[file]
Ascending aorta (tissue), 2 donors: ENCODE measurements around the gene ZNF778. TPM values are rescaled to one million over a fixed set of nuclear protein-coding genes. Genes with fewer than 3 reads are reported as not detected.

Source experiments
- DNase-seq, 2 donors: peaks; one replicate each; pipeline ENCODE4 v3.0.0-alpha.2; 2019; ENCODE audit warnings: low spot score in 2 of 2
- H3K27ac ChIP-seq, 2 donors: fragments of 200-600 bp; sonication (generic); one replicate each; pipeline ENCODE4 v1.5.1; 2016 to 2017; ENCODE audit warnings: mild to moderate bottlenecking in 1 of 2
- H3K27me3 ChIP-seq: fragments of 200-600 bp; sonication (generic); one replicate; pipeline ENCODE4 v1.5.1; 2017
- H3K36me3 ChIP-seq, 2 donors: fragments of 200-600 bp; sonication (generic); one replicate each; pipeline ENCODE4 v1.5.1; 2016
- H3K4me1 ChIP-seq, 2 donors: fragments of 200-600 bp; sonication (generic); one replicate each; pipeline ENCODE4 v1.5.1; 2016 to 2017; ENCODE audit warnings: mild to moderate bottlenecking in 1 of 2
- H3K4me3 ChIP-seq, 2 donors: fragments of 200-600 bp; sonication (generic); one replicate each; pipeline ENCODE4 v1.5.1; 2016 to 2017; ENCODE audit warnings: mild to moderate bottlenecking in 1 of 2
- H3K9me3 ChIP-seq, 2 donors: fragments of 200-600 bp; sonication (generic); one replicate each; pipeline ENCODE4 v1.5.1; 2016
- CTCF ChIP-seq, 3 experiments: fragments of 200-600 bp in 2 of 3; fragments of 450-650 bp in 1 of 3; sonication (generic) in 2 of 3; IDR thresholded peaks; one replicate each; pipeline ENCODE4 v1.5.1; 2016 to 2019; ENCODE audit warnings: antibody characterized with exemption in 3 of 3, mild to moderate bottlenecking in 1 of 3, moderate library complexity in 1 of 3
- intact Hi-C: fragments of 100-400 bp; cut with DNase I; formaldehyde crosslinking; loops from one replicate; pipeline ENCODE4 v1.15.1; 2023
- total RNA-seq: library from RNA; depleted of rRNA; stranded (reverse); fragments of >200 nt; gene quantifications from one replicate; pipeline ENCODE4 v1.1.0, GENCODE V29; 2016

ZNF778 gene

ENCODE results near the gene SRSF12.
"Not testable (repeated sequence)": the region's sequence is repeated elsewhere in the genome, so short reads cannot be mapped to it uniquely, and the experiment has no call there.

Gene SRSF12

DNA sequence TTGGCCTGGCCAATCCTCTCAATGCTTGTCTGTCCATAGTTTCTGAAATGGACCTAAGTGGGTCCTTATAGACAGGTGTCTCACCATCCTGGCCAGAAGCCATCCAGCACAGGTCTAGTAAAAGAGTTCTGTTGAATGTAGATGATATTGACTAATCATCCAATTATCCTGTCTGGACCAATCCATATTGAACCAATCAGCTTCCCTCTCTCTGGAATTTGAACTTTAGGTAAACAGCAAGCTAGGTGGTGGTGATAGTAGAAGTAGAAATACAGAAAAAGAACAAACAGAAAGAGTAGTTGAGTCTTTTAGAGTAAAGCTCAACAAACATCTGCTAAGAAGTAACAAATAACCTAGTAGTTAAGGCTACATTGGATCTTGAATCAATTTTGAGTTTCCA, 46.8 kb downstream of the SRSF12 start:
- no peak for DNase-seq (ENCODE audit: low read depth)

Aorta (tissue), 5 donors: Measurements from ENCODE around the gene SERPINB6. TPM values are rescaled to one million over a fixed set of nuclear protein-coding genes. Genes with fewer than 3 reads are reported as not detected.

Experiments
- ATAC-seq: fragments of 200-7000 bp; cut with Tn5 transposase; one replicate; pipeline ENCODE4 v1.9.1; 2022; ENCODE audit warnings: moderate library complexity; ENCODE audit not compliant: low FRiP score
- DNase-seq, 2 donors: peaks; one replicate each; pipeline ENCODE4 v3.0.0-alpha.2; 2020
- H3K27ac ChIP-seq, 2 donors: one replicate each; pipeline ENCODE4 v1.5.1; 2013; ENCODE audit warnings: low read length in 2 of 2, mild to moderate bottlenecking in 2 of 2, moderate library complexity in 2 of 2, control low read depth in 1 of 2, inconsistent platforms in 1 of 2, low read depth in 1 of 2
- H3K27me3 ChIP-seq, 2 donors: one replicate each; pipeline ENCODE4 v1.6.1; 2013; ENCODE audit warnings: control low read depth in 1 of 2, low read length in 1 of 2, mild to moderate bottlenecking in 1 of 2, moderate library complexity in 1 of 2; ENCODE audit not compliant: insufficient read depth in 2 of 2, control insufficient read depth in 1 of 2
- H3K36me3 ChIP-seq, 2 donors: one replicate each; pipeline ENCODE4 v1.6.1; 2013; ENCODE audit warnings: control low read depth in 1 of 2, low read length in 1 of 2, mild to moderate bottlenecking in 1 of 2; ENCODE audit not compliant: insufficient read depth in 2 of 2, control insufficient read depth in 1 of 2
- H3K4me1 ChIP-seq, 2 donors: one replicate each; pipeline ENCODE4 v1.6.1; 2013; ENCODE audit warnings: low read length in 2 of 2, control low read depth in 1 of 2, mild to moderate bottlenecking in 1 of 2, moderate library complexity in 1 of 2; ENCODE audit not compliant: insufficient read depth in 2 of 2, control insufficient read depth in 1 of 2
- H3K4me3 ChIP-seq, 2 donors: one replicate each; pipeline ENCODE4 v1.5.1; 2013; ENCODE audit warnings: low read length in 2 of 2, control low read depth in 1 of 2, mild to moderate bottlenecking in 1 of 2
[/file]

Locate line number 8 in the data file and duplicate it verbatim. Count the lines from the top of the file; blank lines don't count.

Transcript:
- H3K4me3 ChIP-seq, 2 donors: fragments of 200-600 bp; sonication (generic); one replicate each; pipeline ENCODE4 v1.5.1; 2016 to 2017; ENCODE audit warnings: mild to moderate bottlenecking in 1 of 2